Abumi [7] identified the entry point as slightly external to the lateral mass center and at the posterior edge of the superior articular process, and Jeanneret [8] suggested an entry point located at the middle sagittal line of the lateral mass and 3 mm to the lower edge of the superior articular process. Thus, the two entry points were selected in the lower edge of the superior articular surface and the perpendicular bisector of the posterior lateral mass. Lee [14] designated the entry point as 2 mm medial of the lateral mass center depression. In screw fixation, we found that the lower edge of the superior articular process is always located above the projection of the axis of the cervical pedicle entrance in the posterior isthmus, which is slightly superior. Thus, Abumi's entry point position is not in the axis of the pedicle, but it is slightly superior to this site, and the direction in which Abumi inserts the screw at the diagonal of the pedicle in the sagittal plane. The perpendicular plane of the posterior lateral mass is often located on the inner side of the projection of the pedicle axis in the posterior plane of the isthmus and inserting the screw at the perpendicular, bisecting the lateral mass may be slightly internal. Thus, Jeanneret's entry point is slightly internal, considering that the entry point is not in the pedicle of the axis. To make the screws pass through the pedicle, the screw direction should deviate from the axis, which is located along the diagonal of the pedicle in the horizontal plane. The disadvantages of not inserting the screw in the pedicle axis include the hardness of those parts of the cortex and the potential difficulty of the insertion, in addition to the potential for the screw to enter the spinal canal or transverse foramen. We designed an insertion method that does not expand the entrance point of the screw with a drill and also further strengthens the stability of the screws. When inserting the screw in accordance with the pedicle axis, the screw penetration point might occasionally be located on the endplate, opposed to in front of the vertebral body [Figure 3].
Figure 3: A line diagram showing the pedicle screw track contrast of our method to Abumi's method

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Krag [26] found that a screw length of 80% might be associated with 32.5% greater strength than a screw length of 50%, which is a significant difference. However, no significant differences were observed between the 80% and 100% screw lengths. We measured the screw length in the range of 29.34-31.28 mm, with a mean of 30.83 mm, but to avoid penetrating the upper endplate into the disk space, we propose that the screw length of C6 and C7 should be 24 mm, at which length the screw cannot penetrate the upper endplate into the gap but may achieve sufficient strength. In the statistical analysis, we identified two horizontal angles, namely E1 and E2. When the tE angle was E1, the posterior and posterolateral planes of the isthmus formed an angle [Figure 2]a, indicating that they were in different planes. When the E angle was E2, the posterior and posterolateral planes of the isthmus were in the same plane [Figure 2]b. The t-test was performed in reference to angles of 60° and 90°, and the results identified no differences (P > 0.05). The F angle averaged 75.86 ΁ 1.12°. According to the measurement results of E1 and E2, maximum to a minimum difference of F angle should be no more than 2° and the angle was neither the maximum nor the minimum angle. If the angle is too large, then the screws will injure the vertebral artery and nerve root and if the angle is too small, then the screw can penetrate into the spinal cord and cause spinal cord injury. We suggested that the screw insertion angle should be in accordance with the mean value. In the operation, the angle cannot be determined, and thus, we suggest that the E angle of C6 and C7 should be 60° or 90° (according to whether the posterior and posterolateral planes of the isthmus form an angle), and the longitudinal angle should be controlled at 75°. Our results indicate that the insertion direction should depend on the angle, and according to the surgical experience of the surgeon and behavior of the pedicle probe during the operation, the direction can be adjusted when entering along the pedicle axis.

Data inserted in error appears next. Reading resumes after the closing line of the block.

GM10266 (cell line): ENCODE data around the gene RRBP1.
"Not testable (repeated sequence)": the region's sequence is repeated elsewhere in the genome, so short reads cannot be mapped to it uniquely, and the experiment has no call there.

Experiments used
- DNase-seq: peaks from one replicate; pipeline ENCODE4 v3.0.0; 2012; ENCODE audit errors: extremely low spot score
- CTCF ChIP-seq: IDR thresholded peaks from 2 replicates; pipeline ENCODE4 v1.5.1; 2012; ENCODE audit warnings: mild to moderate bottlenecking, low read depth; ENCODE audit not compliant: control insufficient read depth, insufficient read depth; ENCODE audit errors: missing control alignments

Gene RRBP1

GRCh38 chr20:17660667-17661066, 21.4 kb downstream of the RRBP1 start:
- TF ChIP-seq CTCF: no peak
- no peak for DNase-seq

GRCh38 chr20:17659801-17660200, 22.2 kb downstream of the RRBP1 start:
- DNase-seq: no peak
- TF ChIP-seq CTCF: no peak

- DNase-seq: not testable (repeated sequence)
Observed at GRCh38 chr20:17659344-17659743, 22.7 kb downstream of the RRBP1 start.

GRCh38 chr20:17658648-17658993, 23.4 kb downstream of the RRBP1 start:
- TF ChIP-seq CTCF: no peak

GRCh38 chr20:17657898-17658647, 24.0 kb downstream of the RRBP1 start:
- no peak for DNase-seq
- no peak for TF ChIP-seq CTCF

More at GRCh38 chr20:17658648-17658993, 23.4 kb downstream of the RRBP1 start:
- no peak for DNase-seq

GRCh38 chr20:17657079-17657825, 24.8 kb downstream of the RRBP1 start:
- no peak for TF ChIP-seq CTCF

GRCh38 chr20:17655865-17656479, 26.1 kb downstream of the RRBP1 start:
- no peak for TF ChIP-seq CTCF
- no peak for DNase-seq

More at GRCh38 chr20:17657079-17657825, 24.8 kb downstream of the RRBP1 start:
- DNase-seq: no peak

The limitations of this experiment included an insufficient number of samples and the measurement did not consider differences in gender and age. Thus, the measurement results for screw lengths, horizontal angles and F angles require further verification. We recommend that in clinical application, each value should refer to the preoperative 3D CT findings. However, the entry point and reference system we designed in this paper are feasible.

In summary, the method demonstrated in this study is different from previously described procedures. The use of this landmark to determine the screw entry point and angle can significantly reduce the incidence of tissue and provide a standardized measurement that compensates for interindividual variation in bone shape and size and differences arising from various diseases, which was previously lacking.

 
   References Top

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22.
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Correspondence Address:
Jingchen Liu
Department of Orthopaedic Surgery, China-Japan Union Hospital of Jilin University, No. 126 Xiantai Street, Changchun 130031
China
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Source of Support: ll authors have no conflict of interest regarding this paper, Conflict of Interest: None


DOI: 10.4103/0019-5413.159678